Leaving the kitchen, we pass through an ante-chamber hung with erotic sketches drawn by Mr Piero Fornasetti in the 1940s. To the right is a bathroom decorated with tiles featuring abstract variations on a single female face: that of the 19th-century soprano Ms Lina Cavalieri. One face is depicted as a clock. One is a pear with a leaf. One is a wheel of cheese with a slice missing. On one, a window covering the left eye opens to reveal a smaller version of the same face peering out from inside. Generous tears roll down the cheek of another. One is fringed by clouds. One wears a crown of flowers. One sports a Mr Salvador Dalí-style moustache and a pair of mirrored sunglasses reflecting the skyline of Paris. These “tema e variazione”, or “themes and variations”, are perhaps Mr Piero Fornasetti’s most iconic works; he claimed to have created somewhere in the region of 400 of them.
“The theme of variations is the leitmotif, if you like, of my father’s creativity,” says Mr Fornasetti. “Variation runs through all of his work. He always begins with a single idea and then develops it over and over again. Here, the choice of the face was a purely aesthetic one. It was only later that my father even learned who she was. She had a classical beauty, and a blank expression, almost like a Greek statue. [The renowned Italian writer and poet] Gabriele D’Annunzio once called her the most beautiful woman in the world.” On why this series of works in particular has become so iconic, Mr Fornasetti is unsure. “That is a difficult question to answer,” he admits. “I can’t really express it. A strange magic is created, that I’ve also noted in many objects of my father’s… perhaps part of their beauty is that you can’t fully explain it.”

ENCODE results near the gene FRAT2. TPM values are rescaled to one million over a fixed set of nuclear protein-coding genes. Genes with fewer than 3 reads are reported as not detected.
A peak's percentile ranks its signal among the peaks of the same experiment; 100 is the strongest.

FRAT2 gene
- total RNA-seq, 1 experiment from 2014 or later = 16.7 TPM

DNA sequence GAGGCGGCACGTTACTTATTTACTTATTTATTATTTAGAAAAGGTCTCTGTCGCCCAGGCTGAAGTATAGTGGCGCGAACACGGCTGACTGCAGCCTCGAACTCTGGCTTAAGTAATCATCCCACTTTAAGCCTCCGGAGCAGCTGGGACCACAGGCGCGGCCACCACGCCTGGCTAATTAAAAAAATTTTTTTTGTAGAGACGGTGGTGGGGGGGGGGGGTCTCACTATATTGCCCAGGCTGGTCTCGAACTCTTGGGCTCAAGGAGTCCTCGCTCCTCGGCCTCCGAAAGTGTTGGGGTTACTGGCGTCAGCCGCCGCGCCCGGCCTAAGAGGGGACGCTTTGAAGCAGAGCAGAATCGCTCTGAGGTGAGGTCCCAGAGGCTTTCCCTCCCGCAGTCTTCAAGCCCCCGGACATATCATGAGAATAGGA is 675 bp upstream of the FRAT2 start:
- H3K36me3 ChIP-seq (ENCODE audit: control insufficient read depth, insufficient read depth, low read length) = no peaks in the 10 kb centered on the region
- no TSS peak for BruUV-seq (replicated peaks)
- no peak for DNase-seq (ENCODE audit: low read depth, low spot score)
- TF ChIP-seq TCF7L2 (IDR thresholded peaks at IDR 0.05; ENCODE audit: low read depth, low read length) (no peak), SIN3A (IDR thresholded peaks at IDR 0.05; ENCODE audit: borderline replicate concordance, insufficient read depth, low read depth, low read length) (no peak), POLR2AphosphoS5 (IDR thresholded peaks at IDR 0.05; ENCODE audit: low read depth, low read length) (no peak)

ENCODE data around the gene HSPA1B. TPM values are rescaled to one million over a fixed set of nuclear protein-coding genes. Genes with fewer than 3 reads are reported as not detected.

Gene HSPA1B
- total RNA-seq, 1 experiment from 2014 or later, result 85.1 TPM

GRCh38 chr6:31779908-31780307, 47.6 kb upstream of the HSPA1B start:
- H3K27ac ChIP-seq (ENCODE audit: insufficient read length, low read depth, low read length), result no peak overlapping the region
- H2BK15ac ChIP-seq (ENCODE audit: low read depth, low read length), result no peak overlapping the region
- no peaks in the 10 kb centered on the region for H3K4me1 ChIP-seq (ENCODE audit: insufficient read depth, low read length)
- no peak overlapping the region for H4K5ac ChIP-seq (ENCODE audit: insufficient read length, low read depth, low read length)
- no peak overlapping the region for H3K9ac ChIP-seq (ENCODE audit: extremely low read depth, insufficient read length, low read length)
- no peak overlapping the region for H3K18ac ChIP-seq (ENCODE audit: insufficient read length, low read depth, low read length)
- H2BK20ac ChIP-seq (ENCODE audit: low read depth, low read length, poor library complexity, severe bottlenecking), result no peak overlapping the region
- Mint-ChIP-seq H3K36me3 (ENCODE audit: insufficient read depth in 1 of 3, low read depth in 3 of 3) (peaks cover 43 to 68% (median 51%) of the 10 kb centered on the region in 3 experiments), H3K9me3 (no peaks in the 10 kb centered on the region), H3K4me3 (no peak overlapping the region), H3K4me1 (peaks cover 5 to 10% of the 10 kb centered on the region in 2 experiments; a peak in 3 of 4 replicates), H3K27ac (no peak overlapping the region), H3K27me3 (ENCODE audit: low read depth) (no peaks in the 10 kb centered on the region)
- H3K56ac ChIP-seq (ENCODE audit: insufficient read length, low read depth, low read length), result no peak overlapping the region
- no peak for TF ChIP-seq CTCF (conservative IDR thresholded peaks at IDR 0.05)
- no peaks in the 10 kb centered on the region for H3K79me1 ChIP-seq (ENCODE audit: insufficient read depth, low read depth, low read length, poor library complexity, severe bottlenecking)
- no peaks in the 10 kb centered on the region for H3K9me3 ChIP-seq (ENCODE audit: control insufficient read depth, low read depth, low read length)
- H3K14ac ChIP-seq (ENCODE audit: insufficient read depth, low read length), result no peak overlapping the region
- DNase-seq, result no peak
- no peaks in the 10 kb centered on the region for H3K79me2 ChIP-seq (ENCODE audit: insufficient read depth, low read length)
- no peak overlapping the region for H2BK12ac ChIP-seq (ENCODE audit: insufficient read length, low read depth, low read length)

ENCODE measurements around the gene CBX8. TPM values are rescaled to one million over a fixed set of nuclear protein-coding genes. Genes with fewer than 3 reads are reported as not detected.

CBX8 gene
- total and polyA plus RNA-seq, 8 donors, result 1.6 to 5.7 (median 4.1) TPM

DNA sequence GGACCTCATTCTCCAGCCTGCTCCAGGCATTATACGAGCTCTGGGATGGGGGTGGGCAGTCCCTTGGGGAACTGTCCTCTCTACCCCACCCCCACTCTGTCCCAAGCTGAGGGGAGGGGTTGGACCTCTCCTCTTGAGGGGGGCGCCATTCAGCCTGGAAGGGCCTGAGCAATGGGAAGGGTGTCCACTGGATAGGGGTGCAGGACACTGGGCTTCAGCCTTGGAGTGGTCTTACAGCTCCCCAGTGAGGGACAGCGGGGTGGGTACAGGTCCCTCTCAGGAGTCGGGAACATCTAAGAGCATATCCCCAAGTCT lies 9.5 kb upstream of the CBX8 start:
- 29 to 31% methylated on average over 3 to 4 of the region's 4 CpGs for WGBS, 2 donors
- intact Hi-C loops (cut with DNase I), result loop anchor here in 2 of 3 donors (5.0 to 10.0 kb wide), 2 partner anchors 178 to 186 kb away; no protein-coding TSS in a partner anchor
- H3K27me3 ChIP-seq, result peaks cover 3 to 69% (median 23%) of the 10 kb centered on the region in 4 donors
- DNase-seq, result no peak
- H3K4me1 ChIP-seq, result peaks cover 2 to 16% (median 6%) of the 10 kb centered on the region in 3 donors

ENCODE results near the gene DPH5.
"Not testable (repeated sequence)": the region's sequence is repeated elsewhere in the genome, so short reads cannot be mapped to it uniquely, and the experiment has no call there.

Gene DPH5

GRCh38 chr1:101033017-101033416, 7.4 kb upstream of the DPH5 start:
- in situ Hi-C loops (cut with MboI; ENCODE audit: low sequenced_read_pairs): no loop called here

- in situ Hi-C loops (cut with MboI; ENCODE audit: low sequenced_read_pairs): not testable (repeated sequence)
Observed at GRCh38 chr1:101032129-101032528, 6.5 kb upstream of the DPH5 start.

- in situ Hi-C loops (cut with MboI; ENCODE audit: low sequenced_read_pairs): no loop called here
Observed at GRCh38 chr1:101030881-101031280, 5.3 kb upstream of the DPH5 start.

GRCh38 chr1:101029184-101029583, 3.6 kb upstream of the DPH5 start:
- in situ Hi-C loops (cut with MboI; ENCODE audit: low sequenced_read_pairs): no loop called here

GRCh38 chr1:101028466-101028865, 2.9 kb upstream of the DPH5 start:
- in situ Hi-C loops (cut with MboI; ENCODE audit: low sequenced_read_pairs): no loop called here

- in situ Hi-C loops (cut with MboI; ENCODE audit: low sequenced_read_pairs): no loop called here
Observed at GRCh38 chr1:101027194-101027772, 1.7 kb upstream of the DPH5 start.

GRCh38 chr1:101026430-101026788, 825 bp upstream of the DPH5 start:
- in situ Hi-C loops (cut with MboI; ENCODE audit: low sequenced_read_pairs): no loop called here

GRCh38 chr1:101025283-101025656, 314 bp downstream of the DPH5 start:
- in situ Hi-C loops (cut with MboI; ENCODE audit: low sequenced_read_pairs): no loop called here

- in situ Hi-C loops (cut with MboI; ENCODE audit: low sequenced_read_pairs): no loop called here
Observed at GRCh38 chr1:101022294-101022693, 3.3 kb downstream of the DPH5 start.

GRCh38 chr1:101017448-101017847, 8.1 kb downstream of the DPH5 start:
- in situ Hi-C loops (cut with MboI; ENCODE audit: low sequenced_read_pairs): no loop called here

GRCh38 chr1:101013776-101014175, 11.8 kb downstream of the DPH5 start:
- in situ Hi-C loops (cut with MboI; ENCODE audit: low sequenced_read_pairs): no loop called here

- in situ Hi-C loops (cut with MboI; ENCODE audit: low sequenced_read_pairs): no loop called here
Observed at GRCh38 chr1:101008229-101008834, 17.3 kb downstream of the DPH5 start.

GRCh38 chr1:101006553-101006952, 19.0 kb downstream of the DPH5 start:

We continue on through the labyrinth of corridors and interconnecting rooms, passing a hallway lined with striking “Mediterranea” wallpaper from the first Cole & Son collection, and into a dark room which Mr Fornasetti claims is one of the only parts of the house to have not been changed since his father’s death. What little light enters the room through its only window is filtered through the red, blue and green glass of a large collection of antique Biedermeier goblets, which are arranged in a colour-coordinated fashion on a set of glass shelves. On 1stdibs.com, a single one of these 19th-century decorative goblets might set you back £4,000; there must be at least 50 of them on display here.